Our short day trip (sans trailer) was to go down Digby Neck on highway 217, that narrow strip of land between the Bay of Fundy and St. Mary’s Bay west of Digby. I expected the strip of land to be filled with vacation homes on the water with seasonal villages full of gift shops and coffee shops. We didn’t pack a lunch, expecting to stop at a little cafe for some seafood and internet. What a surprise to find a just a few homes, maybe seasonal or maybe full time residents, an occasional small cove with anchored fishing boats, and a lot of woodlands and hills overlooking the water on one side or the other.
We didn’t see any services like gasoline, groceries, or little cafes with internet. Just a two-lane road that went up and down and around the countryside. Then we saw the little, hand-made sign on the side of the road and caught the word “cafe.” A little ways down the road we pulled in – almost missing it because it wasn’t what we expected.
We parked at the end of the school, close to the big yellow school bus. I had a mix of curiosity and maybe a little apprehension – but we like to find the unusual and it wouldn’t be the first time that we’ve eaten a sandwich that was mediocre sustenance, at best. We climbed the stairs to the ranch-house type school built in the 50’s and we followed the voices that came from the room to the right – where the cafe sign was pointed to.
It was a room I wanted to enter. There was a small counter for ordering, with pastries on covered cake plates and cookies in a glass cookie jar. People were talking and laughing. There was a family that stopped to eat, and say high to Grandma who was working in the back kitchen. A couple was chatting with the cashier about the joy of sleeping under a down comforter now that the nights have been cold. People knew each other, they belonged here but were also warm and friendly to those who were passing through, like us and a few bikers (from the motorcycle rally in Digby). We wanted to stay a bit.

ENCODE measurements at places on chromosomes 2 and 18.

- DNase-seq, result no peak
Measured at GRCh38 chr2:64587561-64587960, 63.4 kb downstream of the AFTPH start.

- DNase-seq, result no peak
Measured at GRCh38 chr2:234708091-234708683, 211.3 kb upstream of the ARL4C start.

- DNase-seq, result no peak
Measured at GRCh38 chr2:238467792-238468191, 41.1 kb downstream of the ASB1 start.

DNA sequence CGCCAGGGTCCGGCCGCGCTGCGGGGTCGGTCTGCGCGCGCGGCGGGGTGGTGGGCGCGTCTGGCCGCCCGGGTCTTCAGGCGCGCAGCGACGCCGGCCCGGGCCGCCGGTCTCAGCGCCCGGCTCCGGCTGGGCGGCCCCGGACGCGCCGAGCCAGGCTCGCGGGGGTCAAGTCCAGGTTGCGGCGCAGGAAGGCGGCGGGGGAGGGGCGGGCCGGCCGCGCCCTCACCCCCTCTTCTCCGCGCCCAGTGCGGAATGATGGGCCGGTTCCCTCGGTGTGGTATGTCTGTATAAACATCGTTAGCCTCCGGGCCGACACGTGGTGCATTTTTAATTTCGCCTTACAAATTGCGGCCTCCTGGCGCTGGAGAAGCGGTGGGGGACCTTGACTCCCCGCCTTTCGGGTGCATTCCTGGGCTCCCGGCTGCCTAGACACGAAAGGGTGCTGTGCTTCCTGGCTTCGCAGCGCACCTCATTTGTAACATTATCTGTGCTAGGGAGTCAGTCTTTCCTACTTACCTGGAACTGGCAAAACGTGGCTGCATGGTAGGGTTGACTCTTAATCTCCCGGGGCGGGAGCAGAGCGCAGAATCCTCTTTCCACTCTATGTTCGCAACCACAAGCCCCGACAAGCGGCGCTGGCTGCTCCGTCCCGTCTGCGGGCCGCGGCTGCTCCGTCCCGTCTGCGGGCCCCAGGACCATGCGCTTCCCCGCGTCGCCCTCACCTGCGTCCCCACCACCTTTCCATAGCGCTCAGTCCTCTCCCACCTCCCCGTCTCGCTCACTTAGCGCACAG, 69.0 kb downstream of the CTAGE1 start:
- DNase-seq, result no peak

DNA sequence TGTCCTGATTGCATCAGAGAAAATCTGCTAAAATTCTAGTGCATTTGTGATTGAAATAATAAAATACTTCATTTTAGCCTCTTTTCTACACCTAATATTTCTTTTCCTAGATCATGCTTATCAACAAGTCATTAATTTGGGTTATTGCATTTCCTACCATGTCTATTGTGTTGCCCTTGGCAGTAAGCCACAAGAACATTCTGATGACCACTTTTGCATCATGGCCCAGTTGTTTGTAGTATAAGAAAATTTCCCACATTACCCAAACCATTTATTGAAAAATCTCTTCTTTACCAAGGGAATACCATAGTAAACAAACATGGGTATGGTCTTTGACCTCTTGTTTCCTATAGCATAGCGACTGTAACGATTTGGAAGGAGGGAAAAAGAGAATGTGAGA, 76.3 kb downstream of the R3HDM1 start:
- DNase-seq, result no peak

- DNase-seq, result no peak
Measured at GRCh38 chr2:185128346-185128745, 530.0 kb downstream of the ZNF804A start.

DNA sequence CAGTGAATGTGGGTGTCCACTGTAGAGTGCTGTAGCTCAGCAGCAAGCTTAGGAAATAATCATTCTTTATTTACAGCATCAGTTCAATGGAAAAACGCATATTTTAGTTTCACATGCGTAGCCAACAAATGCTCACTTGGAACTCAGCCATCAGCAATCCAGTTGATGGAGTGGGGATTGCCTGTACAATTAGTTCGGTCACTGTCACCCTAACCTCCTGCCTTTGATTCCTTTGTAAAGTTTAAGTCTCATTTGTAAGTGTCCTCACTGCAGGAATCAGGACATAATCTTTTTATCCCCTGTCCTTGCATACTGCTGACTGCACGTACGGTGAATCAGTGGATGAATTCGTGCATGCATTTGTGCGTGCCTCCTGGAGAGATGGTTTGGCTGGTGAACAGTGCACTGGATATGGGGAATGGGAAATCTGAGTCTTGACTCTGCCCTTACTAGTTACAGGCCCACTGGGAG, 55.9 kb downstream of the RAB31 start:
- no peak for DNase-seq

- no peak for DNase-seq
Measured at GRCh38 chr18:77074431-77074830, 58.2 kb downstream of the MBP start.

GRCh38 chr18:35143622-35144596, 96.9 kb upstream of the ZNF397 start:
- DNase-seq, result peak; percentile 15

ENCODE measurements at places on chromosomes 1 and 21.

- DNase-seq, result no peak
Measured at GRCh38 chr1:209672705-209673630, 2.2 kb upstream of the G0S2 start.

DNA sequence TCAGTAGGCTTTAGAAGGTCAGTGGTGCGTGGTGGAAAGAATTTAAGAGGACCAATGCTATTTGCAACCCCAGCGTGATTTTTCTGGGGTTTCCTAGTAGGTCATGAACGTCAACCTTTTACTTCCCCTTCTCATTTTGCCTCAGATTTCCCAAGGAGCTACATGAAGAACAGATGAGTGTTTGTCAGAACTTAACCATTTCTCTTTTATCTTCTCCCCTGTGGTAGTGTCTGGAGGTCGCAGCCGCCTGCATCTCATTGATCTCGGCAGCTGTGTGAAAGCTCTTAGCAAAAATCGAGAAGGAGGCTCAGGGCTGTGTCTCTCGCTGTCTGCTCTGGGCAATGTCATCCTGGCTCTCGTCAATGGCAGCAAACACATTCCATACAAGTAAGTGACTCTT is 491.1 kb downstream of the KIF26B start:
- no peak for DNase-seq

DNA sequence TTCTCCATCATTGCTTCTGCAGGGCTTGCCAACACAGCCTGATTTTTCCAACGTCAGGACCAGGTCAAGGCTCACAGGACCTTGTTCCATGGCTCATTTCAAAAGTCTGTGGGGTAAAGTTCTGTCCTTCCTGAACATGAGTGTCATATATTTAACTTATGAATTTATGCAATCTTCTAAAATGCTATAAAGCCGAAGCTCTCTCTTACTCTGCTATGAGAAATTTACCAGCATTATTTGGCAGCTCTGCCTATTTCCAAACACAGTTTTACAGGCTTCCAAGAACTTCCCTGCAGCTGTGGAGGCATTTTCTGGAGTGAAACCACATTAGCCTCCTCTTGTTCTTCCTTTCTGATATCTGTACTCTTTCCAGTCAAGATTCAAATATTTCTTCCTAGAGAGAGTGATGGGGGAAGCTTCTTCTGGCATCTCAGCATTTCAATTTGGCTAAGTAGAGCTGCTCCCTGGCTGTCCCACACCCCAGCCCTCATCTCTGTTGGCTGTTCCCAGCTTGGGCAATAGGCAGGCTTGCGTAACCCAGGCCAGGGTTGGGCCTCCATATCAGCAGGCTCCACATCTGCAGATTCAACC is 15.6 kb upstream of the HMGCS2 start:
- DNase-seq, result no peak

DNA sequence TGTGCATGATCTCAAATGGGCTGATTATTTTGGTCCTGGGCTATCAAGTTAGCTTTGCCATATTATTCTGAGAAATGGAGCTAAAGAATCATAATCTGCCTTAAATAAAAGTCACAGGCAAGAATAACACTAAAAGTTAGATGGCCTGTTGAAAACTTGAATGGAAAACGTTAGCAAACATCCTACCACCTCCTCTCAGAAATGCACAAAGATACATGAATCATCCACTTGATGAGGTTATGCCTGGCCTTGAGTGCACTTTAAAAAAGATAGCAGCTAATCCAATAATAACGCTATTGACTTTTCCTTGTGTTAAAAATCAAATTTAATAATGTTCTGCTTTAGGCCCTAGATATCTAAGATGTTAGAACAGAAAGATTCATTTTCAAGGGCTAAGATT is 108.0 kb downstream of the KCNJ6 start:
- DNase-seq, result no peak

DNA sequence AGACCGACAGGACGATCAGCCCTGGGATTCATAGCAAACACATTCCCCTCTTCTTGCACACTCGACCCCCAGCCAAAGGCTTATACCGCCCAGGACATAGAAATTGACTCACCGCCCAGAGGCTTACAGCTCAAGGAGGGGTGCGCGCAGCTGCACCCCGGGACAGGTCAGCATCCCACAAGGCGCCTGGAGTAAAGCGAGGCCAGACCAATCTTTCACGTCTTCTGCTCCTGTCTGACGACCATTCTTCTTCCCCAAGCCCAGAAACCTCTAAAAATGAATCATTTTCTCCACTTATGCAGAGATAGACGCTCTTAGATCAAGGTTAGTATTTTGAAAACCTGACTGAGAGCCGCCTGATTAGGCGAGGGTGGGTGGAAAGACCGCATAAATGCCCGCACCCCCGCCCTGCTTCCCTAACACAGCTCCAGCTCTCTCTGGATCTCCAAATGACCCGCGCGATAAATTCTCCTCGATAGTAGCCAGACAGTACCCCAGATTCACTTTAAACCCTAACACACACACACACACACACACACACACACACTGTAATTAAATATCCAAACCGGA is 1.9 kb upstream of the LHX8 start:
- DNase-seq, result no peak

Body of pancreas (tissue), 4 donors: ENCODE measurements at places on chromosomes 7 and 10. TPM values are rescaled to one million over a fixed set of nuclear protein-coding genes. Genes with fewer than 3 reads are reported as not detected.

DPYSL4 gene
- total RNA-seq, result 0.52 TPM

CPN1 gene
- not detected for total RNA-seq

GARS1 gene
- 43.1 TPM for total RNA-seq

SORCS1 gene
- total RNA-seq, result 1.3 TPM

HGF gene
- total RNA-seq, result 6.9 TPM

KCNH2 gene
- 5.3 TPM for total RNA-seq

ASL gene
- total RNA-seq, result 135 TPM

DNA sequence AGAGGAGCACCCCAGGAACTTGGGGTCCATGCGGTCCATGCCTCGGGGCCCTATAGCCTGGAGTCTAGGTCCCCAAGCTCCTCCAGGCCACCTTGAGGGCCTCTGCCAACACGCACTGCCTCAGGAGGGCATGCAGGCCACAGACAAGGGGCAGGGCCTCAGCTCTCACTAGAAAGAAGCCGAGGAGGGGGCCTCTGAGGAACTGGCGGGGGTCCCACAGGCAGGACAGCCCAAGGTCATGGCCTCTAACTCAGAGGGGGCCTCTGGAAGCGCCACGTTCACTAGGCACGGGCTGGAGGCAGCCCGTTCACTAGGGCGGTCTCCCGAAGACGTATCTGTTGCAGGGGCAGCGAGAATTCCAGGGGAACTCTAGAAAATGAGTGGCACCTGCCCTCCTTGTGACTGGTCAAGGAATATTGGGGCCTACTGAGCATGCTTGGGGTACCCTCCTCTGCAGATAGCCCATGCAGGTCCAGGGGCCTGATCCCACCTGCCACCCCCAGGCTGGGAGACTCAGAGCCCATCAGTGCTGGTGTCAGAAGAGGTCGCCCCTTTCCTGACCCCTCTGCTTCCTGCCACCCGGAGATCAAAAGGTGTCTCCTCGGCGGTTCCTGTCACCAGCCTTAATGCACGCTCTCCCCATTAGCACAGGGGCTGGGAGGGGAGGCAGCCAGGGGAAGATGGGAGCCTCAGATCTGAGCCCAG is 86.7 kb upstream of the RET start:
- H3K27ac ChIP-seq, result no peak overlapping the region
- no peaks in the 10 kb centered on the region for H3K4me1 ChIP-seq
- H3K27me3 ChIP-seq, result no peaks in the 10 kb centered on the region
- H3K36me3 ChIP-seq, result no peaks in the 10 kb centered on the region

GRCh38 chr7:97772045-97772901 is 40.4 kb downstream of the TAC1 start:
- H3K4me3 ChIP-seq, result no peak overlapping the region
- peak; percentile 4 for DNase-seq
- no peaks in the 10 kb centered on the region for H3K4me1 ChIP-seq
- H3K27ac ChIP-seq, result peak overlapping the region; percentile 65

The food menu for the day was limited to a fish chowder, a salad, a breakfast burrito and two sandwiches. One was a wrap and the other was a meatloaf panini. Right, a meatloaf panini. We both chuckled silently – and then both of us ordered it. I’m going to show it to you again so you don’t have to scroll up – it was one of top three sandwiches I have ever eaten – in my whole life – the whole 73 years of it. We are still talking and laughing about it three days later.
The panini had a slice of homemade meatloaf, some barbecue sauce and a spoon of the cabbage slaw on it so there was a bit of zippy-ness without overpowering the meat loaf, that was excellent in it’s own right. JB and I both cleaned our plates – so we could split an oatmeal cookie dipped in dark chocolate, and get a cinnamon roll to take home to have with our evening sleepy time tea. My tea is a Fundy Fog made to perfection; one third steamed milk, two thirds tea, and a little vanilla – yum! The man who made it said mine was the first he had made and I replied that he shouldn’t change a thing for his next ones.
The Schoolhouse Cafe is a non-profit and all the people working (I think I saw about six including those who worked in the back kitchen doing prep and washing dishes) were volunteers. They opened in July and their goal is to be someplace local people can go to have coffee and a bite to eat together and to share whats happening around the area. They are also offering some educational sessions on topics of local interest. Having a delicious sandwich followed by a pastry and tea in a warm and friendly place – now that is priceless.
Categories: Maritime Provinces Canada